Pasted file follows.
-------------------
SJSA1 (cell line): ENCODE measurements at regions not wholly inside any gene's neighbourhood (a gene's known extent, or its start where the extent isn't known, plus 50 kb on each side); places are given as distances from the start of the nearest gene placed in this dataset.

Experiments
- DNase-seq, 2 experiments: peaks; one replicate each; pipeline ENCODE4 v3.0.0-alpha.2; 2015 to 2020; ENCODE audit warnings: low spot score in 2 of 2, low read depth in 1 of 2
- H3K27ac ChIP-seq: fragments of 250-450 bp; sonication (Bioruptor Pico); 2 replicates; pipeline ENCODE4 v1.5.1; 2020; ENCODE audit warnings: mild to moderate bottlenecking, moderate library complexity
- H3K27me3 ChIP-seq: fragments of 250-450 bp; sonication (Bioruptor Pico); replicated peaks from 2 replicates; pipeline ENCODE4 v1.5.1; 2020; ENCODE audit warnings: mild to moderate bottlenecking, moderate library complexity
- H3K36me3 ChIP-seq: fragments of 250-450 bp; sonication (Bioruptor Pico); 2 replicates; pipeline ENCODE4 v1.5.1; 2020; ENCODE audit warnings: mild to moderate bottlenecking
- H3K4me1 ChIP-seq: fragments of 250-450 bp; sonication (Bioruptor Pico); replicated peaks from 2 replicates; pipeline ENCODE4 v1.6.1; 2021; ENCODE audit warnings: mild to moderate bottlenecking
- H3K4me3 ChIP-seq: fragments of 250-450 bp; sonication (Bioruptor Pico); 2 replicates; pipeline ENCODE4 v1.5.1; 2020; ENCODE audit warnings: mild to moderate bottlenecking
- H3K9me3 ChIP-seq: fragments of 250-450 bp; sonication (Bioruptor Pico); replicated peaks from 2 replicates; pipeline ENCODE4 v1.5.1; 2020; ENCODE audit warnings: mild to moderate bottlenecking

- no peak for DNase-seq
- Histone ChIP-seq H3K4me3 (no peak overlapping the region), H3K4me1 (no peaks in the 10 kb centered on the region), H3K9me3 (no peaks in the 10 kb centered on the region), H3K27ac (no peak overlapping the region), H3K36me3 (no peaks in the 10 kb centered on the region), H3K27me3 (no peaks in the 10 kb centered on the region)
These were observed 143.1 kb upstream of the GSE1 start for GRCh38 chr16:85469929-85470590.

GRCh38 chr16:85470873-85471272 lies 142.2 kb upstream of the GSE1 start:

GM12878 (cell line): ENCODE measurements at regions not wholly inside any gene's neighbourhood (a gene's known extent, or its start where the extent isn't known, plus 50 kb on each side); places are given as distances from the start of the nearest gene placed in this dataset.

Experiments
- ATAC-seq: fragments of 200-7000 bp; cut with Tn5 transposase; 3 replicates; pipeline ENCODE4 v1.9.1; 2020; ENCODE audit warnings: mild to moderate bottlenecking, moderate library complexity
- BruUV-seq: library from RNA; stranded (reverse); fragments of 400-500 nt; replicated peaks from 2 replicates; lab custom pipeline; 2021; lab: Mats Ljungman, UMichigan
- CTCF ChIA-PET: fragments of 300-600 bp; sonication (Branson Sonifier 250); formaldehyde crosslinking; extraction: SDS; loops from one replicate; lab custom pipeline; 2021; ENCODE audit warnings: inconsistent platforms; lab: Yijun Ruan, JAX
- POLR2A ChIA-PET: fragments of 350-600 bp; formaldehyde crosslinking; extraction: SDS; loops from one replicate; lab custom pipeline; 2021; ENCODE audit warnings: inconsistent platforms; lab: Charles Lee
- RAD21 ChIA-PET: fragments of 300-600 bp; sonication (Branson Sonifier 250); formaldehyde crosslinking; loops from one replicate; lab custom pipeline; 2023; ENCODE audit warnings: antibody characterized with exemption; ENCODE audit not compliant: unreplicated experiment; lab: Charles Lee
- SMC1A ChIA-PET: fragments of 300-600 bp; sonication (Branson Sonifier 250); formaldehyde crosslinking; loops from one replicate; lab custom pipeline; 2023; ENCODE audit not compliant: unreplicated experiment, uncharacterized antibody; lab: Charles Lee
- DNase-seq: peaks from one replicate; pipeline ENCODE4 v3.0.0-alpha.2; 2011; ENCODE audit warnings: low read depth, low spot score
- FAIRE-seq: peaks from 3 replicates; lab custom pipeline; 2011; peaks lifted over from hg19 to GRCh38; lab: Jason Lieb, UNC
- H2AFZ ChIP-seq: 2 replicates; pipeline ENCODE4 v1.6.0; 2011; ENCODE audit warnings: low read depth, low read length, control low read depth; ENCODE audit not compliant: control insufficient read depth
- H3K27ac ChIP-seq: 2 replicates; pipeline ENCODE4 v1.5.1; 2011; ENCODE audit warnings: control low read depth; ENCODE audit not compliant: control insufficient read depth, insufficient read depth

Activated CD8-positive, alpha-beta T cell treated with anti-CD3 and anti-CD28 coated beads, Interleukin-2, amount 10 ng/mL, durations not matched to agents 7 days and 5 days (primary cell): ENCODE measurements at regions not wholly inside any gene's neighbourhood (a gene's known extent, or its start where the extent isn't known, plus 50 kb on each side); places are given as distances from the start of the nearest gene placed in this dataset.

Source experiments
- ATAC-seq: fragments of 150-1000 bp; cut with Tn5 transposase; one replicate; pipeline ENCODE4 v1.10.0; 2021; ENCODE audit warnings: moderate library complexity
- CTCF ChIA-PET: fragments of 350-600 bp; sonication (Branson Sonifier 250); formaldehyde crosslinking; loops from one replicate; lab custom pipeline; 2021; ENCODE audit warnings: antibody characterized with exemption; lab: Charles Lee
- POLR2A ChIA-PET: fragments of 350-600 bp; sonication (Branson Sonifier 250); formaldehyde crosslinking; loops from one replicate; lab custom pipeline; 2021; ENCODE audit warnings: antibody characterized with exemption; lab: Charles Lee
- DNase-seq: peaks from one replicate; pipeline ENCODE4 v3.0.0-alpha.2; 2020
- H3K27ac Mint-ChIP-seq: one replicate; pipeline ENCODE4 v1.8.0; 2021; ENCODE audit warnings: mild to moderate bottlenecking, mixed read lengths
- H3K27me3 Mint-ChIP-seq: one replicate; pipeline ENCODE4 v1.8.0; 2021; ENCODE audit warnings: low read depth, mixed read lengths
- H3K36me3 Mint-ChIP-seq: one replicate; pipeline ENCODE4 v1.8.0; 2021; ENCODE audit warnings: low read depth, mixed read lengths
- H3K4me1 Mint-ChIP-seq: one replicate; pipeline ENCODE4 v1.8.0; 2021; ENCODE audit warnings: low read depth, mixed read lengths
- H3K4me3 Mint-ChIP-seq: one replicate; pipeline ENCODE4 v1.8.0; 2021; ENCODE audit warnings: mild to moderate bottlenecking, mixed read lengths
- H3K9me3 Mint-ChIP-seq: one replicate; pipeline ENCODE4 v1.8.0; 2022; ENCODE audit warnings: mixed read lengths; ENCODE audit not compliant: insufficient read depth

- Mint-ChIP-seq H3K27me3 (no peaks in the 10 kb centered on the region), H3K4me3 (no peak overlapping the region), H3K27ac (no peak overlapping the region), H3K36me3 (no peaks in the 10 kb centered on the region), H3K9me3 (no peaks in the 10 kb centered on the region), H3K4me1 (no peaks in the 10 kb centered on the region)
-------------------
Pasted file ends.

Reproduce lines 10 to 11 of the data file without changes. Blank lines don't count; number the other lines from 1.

- no peak for DNase-seq
- Histone ChIP-seq H3K4me3 (no peak overlapping the region), H3K4me1 (no peaks in the 10 kb centered on the region), H3K9me3 (no peaks in the 10 kb centered on the region), H3K27ac (no peak overlapping the region), H3K36me3 (no peaks in the 10 kb centered on the region), H3K27me3 (no peaks in the 10 kb centered on the region)